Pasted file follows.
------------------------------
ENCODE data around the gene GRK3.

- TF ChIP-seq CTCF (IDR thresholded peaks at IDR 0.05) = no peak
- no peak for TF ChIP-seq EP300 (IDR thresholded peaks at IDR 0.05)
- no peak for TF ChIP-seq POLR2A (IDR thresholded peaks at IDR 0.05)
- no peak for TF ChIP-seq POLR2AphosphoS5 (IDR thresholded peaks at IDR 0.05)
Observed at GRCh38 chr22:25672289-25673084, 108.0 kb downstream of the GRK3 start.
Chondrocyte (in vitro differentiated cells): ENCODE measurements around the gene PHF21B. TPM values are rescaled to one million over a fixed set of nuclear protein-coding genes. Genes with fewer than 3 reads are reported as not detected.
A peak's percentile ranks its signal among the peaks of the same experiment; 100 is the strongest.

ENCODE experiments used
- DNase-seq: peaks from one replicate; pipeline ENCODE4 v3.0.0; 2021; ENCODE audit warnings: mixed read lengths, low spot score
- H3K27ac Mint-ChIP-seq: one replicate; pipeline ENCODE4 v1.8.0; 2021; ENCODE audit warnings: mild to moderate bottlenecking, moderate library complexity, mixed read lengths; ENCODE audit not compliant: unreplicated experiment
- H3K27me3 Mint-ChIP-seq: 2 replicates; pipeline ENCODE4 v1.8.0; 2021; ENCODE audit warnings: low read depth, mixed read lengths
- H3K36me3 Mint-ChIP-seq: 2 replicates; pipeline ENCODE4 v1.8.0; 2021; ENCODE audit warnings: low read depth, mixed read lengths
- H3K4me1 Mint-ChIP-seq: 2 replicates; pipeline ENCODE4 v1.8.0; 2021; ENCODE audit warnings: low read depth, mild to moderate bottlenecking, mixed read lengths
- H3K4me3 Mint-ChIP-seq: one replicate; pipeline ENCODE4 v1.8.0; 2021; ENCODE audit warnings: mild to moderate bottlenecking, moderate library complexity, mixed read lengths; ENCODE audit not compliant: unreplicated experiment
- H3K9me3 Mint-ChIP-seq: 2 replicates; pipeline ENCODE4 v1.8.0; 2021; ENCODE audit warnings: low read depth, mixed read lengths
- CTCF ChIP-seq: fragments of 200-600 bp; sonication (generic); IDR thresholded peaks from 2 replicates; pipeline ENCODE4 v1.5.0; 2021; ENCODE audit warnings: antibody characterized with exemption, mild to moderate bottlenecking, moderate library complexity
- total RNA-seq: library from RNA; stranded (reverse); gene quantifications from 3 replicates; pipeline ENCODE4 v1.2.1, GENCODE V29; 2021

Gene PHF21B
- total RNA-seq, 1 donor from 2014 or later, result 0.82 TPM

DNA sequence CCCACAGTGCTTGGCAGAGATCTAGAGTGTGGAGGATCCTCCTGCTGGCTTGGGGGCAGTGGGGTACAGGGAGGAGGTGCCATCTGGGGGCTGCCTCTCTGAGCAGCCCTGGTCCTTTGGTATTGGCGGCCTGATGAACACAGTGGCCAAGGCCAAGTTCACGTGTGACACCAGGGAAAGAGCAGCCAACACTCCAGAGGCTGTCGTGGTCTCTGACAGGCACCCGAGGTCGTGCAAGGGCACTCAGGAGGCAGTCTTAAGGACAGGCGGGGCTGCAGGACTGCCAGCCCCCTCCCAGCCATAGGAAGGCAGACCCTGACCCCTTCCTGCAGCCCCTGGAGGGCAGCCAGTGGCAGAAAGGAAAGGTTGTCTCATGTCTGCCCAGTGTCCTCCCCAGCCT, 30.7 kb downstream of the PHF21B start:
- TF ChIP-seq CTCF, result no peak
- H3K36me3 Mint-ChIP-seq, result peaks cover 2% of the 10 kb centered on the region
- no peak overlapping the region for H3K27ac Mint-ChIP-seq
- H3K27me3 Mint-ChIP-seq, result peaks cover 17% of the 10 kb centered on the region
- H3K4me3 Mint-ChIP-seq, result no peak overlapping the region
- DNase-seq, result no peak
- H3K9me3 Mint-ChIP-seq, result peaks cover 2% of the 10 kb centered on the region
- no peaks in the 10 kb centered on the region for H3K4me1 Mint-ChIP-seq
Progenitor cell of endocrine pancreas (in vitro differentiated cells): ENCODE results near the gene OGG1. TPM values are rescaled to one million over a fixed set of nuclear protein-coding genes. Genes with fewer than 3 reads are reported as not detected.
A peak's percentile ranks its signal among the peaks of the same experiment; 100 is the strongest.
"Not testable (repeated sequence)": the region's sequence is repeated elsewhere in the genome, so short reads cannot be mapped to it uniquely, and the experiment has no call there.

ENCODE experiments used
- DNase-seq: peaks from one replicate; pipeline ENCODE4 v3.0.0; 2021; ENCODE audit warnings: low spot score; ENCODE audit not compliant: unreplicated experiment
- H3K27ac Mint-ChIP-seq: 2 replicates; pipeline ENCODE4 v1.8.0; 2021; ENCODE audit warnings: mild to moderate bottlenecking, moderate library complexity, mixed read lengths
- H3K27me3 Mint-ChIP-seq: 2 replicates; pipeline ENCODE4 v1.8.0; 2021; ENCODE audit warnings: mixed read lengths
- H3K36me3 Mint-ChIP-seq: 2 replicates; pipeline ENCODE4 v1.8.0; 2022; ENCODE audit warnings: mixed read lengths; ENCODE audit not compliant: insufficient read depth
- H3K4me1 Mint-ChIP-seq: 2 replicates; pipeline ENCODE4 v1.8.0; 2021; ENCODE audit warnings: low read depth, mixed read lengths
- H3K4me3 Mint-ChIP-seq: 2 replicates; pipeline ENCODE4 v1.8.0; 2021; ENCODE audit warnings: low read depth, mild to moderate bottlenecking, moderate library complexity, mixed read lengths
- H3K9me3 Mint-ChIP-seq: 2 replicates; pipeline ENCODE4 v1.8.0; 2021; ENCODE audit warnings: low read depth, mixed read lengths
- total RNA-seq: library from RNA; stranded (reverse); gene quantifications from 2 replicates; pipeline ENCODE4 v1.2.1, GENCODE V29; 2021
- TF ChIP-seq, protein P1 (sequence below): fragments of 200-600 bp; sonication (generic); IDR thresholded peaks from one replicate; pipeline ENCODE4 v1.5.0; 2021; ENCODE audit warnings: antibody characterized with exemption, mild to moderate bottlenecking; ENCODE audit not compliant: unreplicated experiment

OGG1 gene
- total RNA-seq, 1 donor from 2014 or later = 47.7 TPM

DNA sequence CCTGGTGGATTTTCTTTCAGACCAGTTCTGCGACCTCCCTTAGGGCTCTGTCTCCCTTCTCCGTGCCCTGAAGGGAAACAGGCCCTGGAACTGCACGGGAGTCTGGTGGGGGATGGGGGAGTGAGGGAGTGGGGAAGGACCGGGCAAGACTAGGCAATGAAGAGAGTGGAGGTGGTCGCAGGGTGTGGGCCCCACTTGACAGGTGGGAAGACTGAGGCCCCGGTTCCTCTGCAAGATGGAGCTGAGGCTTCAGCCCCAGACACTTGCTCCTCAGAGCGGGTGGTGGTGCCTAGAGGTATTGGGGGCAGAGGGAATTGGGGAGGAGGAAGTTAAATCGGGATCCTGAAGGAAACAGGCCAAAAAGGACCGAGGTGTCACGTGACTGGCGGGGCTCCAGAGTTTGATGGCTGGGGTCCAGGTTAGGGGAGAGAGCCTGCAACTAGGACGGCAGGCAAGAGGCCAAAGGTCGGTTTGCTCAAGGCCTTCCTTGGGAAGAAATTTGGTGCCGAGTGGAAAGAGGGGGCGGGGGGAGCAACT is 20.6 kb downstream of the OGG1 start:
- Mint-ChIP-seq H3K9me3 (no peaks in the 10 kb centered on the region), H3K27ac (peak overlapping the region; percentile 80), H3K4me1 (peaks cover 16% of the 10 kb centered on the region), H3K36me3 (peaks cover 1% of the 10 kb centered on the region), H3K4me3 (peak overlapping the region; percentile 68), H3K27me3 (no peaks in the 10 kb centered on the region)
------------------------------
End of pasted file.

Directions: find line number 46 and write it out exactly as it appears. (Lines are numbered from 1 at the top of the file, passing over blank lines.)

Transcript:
- Mint-ChIP-seq H3K9me3 (no peaks in the 10 kb centered on the region), H3K27ac (peak overlapping the region; percentile 80), H3K4me1 (peaks cover 16% of the 10 kb centered on the region), H3K36me3 (peaks cover 1% of the 10 kb centered on the region), H3K4me3 (peak overlapping the region; percentile 68), H3K27me3 (no peaks in the 10 kb centered on the region)